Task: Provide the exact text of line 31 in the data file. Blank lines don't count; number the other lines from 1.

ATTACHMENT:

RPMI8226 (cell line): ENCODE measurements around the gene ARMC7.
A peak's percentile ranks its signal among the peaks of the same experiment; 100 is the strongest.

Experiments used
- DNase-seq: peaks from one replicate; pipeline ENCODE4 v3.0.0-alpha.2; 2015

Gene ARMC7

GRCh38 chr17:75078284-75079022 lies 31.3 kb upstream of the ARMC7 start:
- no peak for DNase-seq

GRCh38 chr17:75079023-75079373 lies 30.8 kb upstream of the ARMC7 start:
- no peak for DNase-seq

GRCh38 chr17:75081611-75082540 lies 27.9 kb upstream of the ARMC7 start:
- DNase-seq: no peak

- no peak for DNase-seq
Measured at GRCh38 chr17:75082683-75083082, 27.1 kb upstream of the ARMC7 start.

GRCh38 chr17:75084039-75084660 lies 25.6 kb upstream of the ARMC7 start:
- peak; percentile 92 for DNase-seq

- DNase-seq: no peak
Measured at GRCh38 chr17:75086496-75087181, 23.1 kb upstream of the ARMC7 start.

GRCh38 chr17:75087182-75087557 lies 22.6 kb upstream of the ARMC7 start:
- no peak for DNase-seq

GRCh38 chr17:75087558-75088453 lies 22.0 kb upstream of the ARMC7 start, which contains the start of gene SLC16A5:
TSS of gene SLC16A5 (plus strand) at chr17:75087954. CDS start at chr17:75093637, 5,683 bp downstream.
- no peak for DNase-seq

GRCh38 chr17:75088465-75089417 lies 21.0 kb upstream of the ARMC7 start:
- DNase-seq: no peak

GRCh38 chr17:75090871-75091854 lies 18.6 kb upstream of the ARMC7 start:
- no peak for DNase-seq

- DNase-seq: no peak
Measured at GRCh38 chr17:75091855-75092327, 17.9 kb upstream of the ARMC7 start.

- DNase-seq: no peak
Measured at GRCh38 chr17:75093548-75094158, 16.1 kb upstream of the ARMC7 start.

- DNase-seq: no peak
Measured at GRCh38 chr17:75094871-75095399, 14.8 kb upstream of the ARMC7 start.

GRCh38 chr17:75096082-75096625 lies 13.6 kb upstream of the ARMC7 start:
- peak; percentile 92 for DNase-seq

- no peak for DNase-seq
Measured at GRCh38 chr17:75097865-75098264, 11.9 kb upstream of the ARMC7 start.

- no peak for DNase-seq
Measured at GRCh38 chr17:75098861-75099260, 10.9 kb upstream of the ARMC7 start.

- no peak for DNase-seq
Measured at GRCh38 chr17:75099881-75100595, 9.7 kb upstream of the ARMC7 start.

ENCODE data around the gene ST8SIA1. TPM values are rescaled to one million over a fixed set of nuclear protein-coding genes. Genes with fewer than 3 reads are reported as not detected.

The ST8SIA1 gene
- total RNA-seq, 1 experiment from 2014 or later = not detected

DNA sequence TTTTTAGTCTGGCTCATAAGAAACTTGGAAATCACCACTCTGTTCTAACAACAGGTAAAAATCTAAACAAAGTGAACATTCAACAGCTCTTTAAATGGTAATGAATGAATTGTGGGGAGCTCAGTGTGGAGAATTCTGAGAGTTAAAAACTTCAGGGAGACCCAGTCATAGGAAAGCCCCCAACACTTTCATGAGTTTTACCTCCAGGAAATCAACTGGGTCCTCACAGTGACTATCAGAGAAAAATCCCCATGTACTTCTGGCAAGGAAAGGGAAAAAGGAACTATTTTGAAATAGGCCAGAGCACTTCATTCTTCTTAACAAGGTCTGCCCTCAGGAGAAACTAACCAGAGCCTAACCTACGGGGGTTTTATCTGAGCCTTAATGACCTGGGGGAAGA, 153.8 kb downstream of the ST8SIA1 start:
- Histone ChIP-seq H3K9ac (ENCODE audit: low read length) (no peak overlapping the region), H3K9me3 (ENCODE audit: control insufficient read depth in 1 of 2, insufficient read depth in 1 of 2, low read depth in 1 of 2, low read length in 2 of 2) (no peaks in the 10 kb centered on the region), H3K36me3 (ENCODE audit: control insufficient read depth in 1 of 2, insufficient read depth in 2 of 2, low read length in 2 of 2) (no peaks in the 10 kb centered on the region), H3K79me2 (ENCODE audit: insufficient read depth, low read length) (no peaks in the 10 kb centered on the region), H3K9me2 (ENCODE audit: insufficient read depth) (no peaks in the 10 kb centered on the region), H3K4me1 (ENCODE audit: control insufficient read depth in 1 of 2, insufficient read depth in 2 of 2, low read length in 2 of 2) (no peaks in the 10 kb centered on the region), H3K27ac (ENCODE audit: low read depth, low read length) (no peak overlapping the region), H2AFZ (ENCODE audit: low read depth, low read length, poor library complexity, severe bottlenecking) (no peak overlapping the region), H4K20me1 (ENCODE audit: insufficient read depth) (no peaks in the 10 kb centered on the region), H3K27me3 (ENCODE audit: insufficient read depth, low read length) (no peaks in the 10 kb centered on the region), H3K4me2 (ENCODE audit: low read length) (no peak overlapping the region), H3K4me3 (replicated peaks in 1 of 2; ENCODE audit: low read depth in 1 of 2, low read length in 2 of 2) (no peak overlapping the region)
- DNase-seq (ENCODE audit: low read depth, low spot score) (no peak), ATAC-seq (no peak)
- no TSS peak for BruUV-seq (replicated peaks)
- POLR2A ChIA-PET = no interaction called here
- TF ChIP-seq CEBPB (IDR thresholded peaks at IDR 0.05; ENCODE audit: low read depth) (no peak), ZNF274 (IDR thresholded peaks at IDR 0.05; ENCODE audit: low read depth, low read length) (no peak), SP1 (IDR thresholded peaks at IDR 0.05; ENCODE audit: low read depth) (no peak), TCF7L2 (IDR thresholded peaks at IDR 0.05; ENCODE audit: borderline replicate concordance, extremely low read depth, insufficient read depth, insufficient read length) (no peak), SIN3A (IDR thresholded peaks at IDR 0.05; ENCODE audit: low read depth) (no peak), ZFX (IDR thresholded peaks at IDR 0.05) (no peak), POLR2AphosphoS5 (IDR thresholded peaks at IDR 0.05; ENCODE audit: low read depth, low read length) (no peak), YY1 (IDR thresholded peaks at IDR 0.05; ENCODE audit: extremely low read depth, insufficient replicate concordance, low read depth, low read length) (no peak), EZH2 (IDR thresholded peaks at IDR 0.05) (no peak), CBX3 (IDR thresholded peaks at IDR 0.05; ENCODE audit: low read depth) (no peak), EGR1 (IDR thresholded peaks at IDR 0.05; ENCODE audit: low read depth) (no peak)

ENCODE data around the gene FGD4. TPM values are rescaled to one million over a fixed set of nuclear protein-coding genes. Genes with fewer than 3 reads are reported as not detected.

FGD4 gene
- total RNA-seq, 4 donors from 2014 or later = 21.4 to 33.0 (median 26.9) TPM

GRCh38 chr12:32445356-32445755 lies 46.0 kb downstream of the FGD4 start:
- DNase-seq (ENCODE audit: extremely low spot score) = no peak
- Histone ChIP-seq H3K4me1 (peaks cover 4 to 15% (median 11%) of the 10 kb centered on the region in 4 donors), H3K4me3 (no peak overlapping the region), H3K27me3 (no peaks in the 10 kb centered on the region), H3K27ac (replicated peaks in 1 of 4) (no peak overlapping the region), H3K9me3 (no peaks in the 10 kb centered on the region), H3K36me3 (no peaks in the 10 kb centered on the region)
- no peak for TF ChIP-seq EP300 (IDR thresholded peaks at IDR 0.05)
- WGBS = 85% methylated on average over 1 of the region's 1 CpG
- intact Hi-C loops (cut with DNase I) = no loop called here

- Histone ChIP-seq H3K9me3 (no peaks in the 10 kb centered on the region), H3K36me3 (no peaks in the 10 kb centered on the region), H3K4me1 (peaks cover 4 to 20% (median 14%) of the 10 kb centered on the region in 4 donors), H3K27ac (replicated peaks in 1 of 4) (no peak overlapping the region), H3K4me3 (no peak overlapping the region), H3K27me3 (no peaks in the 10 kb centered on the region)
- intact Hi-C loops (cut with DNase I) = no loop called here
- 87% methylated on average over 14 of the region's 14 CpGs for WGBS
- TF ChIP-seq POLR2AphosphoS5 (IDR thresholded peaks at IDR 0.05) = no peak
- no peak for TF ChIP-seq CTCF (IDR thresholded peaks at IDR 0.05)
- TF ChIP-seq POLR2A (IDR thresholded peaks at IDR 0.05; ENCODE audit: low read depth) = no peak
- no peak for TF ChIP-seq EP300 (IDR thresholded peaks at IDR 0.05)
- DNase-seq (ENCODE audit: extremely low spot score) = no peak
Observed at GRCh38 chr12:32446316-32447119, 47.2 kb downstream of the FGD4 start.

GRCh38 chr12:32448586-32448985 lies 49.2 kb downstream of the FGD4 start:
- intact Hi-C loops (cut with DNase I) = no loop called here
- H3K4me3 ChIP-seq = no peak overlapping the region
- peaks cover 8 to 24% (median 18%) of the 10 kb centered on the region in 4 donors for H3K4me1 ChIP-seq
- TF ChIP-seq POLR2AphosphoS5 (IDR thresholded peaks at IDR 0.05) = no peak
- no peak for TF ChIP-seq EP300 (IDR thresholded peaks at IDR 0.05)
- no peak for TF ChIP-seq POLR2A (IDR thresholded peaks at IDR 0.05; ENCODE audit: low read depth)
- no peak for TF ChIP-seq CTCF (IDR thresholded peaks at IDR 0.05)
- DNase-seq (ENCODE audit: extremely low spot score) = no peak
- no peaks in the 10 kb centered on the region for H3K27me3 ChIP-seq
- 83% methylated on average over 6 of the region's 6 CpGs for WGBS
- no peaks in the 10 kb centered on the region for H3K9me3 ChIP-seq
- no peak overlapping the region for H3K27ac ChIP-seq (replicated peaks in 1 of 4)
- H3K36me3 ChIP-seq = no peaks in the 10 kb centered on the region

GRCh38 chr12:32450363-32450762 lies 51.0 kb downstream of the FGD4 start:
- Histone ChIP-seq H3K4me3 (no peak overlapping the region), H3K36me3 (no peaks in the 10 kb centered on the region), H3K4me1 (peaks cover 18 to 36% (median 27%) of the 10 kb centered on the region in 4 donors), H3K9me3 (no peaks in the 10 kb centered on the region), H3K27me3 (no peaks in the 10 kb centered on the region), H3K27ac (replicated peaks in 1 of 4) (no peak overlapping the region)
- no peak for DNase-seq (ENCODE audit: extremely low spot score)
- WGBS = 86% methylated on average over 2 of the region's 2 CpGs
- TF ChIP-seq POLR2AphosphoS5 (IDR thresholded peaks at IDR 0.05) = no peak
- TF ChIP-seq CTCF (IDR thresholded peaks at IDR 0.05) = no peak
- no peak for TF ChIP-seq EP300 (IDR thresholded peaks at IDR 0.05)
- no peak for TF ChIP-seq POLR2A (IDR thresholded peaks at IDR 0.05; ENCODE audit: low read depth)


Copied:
- DNase-seq: no peak